header-photo

The Third Step: Standing up

Standing Up...

Now that youíve gotten the hang of riding the whitewater on your belly, itís time to try standing up! All that popup practicing youíve been doing on land is going to pay off. Surfing is not too hard once youíre on your feet, but getting to your feet and staying there is 90% of the battle.


Side Note: Some people learn to stand on the unbroken waves, but I wouldnít recommend this to the very new. Unless you have an instructor or experienced friend, standing up in the whitewater is a good way to get started.


First, catch a wall of whitewater like youíve been doing. As soon as the board starts to stabilize and glide in front of the whitewater, pop up to your feet! It sounds so simple, but unfortunately the act of standing up well is very elusive.


Some people will want to get to their knees first. Thatís fine, but I would caution against making this a habit. You should be able to smoothly pop up from a prone to standing position. This takes time to get the hang of, and itís a different motion than getting to your knees. Why waste time making a habit of something that youíre going to have to break eventually? Standing up is hard enough without the bad habits.


Surfboards are more stable at speed, like bicycles, so donít be afraid of standing up if the whitewater is pushing your board fast. In fact, itís advisable to catch a nice, meaty wall of whitewater instead of a piddly little trickle.


Sometimes waves will break on an outside sandbar and then the whitewater will disappear into deeper water and lose its power. If this is happening you might want to come back at a lower tide, or move to a beach where the sandbar extends all the way from shore to the outside break. This will give you better results.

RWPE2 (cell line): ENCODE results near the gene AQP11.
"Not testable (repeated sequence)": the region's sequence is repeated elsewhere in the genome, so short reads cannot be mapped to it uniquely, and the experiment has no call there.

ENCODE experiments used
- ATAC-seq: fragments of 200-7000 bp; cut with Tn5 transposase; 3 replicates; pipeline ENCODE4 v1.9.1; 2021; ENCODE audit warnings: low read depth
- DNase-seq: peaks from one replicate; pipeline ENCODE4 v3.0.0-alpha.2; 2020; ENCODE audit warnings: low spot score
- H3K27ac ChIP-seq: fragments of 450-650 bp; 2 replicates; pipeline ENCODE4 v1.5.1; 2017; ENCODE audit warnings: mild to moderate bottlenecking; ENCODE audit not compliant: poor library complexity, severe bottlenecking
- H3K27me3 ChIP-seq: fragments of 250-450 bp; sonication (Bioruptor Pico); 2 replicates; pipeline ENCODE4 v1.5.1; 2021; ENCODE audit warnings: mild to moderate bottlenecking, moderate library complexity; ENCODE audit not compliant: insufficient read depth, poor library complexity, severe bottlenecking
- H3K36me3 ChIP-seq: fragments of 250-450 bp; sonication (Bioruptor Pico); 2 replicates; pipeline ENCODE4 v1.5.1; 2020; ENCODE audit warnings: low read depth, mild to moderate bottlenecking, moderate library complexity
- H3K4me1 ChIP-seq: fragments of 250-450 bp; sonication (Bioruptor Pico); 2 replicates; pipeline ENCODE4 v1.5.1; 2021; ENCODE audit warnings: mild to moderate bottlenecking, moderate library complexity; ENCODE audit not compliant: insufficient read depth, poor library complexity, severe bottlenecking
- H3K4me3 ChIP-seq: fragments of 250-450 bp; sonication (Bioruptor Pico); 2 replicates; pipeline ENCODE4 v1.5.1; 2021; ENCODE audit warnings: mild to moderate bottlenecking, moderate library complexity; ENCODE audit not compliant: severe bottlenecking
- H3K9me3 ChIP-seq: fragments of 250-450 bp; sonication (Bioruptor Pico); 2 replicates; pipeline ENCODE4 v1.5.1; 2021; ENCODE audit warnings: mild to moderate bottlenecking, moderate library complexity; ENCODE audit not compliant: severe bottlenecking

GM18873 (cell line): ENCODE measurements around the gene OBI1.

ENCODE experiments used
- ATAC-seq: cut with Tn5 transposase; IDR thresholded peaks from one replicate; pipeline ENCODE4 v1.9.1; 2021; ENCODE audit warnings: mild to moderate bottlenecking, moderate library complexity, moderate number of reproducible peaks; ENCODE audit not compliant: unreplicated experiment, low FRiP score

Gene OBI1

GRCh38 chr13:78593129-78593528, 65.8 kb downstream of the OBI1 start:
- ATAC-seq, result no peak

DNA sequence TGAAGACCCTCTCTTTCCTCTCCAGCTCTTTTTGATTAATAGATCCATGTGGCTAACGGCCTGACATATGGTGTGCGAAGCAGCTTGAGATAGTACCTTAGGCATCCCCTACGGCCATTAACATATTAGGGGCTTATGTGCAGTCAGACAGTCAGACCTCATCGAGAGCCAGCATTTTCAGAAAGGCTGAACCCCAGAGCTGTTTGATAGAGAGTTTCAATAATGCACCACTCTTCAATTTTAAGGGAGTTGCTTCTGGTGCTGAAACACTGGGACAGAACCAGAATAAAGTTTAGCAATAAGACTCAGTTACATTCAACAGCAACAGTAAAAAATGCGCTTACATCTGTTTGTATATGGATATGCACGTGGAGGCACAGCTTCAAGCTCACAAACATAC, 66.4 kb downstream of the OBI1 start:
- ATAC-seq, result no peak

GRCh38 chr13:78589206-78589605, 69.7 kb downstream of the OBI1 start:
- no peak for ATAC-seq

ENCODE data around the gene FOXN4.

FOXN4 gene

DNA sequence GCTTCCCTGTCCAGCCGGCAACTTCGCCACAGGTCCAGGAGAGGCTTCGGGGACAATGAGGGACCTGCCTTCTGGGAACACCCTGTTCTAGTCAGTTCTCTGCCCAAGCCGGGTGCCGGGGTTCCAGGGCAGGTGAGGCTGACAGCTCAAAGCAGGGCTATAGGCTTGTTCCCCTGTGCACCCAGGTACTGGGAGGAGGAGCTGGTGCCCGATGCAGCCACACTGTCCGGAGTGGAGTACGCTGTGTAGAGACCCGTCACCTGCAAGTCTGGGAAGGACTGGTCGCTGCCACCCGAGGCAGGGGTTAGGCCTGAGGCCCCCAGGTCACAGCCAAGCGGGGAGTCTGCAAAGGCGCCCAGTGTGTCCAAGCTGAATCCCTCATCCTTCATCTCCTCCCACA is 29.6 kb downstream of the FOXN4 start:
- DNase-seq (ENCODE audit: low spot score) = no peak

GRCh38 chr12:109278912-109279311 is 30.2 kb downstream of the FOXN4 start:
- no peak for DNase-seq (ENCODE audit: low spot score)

Once you finally get to your feet, even for a few seconds, it will feel like youíre riding on top of the world. Itís ok to let out a hoot of pure joy. Go ahead =) Youíre surfing!


Additional Tips

  • Donít ride your board onto dry sand. This will damage the bottom and the fins.

  • When falling, make sure to fall away from the board. Donít dive off in front of the board or in such a way that the board will potentially conk you in the head. Cover your head with your arms when you wipe out and when you surface.

  • NEVER dive off headfirst in shallow water. Shallow water is primarily where youíll be starting out. Even if you think itís deep, the ocean floor is not uniform and it can be deep in one area and then ten feet over it can be very shallow.

  • Always wear a leash. Donít let the self professed soul surfers fool you into thinking that surfing with a leash is stupid. You can decide if you want to wear a leash or not when youíre able to surf without wiping out or losing your board.

  • That said, if you can safely maintain control of your board at all times, do so. Relying on the leash is a bad habit.

Standing up is the main goal of surfing, but once you can stand up in the whitewater itís time to graduate to unbroken waves.

Click here for Chapter 11: Getting Outside the Breakers.



Return from Chapter 10: Standing Up to the Beginners Surfing Guide Contents

Return to the Home Page